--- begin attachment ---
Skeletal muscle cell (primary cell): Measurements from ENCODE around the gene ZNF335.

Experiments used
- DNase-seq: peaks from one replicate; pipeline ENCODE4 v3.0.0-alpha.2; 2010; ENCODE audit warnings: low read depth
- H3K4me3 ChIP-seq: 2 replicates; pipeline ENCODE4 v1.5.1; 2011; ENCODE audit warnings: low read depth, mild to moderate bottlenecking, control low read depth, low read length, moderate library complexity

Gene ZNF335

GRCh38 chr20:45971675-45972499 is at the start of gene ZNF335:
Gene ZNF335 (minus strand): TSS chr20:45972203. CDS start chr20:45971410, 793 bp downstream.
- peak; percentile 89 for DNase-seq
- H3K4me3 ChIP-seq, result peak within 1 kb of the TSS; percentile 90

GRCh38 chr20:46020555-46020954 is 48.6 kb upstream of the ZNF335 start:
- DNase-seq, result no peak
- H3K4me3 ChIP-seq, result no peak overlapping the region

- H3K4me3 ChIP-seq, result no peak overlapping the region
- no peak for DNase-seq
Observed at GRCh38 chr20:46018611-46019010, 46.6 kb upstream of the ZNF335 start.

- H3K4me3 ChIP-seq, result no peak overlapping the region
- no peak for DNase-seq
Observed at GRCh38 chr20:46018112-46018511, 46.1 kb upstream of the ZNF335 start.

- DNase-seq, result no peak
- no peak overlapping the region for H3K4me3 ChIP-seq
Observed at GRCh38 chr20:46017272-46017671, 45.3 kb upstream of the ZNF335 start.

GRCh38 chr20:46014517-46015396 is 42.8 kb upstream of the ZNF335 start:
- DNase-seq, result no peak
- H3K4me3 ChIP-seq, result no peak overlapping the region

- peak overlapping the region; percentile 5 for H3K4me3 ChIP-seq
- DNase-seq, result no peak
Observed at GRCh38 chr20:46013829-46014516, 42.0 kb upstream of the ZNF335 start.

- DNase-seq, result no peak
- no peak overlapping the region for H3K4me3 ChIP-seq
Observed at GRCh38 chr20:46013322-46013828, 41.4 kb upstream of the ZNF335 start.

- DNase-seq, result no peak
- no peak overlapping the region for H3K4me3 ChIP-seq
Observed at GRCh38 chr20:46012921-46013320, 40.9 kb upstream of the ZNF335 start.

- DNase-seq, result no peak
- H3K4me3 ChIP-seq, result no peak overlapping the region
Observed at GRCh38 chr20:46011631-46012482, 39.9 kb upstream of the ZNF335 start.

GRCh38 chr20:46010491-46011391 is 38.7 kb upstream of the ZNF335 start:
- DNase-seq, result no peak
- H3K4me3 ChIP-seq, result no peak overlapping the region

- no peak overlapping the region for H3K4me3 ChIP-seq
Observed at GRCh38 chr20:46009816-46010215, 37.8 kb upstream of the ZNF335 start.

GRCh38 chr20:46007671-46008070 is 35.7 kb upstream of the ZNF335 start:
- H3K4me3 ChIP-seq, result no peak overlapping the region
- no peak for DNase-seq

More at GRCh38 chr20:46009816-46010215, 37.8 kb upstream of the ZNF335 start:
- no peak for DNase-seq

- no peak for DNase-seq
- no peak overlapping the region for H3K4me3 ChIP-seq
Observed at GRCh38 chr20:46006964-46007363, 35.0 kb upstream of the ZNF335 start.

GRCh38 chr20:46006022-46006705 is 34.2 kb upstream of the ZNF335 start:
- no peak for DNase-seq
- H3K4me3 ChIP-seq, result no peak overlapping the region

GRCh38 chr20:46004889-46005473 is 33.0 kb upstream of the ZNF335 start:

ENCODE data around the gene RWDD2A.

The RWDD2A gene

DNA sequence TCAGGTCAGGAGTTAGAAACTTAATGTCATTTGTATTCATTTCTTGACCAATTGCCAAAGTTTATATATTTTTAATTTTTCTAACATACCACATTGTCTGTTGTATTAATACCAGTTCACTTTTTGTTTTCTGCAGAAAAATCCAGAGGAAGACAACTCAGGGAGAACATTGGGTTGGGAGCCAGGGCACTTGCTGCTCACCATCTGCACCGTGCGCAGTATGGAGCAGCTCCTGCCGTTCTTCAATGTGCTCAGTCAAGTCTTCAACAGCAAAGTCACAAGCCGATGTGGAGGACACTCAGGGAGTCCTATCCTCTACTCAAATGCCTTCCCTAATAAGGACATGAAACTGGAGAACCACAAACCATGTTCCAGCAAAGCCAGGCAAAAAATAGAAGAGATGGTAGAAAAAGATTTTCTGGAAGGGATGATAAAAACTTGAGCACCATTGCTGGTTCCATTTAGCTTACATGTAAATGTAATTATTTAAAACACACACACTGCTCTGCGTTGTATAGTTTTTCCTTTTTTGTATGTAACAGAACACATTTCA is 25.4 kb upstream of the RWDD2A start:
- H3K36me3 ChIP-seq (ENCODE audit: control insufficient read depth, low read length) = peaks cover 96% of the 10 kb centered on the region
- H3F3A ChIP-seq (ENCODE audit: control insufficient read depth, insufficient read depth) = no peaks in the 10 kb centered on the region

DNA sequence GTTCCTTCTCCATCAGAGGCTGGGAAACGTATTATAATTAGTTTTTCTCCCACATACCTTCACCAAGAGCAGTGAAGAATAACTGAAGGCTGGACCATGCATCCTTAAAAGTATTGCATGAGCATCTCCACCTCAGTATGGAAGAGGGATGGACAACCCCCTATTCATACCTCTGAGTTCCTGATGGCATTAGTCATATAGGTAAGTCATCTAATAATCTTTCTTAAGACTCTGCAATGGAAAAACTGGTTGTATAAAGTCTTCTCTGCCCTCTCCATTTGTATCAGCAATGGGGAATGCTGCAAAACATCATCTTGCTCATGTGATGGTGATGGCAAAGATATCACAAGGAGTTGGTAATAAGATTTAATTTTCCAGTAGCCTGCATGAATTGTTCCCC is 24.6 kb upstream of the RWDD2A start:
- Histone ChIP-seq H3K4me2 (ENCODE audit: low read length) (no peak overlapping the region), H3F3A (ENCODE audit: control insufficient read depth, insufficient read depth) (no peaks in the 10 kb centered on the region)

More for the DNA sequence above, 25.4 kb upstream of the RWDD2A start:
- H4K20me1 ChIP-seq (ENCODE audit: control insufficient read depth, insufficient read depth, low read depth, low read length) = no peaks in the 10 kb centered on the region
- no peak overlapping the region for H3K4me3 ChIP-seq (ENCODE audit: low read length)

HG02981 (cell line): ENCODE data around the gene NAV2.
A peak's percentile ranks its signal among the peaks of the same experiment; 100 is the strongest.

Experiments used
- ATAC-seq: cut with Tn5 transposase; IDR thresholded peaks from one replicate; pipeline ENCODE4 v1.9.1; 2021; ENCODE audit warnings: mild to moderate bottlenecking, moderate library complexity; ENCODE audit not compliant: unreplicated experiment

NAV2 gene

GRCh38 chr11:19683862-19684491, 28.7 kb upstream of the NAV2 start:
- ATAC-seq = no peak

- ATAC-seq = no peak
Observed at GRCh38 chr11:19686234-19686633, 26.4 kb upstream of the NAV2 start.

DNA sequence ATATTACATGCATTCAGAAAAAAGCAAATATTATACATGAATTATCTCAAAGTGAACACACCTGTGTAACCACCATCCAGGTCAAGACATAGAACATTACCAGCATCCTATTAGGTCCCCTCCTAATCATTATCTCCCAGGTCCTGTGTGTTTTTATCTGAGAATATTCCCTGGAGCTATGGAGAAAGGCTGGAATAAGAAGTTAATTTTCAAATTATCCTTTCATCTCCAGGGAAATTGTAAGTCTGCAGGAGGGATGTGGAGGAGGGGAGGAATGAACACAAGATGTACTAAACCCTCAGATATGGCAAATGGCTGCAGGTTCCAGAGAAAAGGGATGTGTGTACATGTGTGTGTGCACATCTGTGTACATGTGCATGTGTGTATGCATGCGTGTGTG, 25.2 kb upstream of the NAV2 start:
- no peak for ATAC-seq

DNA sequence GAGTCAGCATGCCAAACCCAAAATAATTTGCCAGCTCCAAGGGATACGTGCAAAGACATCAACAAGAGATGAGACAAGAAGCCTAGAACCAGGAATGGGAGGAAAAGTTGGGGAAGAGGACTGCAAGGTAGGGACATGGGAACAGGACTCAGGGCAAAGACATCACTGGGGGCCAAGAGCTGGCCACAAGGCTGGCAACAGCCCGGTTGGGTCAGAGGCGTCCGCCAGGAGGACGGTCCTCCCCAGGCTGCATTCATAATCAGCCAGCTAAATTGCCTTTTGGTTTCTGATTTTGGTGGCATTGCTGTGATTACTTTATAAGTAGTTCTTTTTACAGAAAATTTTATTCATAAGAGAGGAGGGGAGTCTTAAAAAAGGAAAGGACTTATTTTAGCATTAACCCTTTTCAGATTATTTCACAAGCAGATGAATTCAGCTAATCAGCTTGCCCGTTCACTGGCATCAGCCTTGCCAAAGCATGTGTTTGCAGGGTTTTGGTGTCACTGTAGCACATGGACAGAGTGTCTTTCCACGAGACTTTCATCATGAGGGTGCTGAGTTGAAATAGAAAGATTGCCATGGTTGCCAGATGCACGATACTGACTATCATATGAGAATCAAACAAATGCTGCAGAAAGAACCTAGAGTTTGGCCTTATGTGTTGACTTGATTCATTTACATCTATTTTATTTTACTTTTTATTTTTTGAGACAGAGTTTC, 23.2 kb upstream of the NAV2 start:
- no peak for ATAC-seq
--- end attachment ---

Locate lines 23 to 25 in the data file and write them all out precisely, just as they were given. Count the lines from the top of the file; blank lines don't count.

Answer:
- DNase-seq, result no peak
- H3K4me3 ChIP-seq, result no peak overlapping the region

- peak overlapping the region; percentile 5 for H3K4me3 ChIP-seq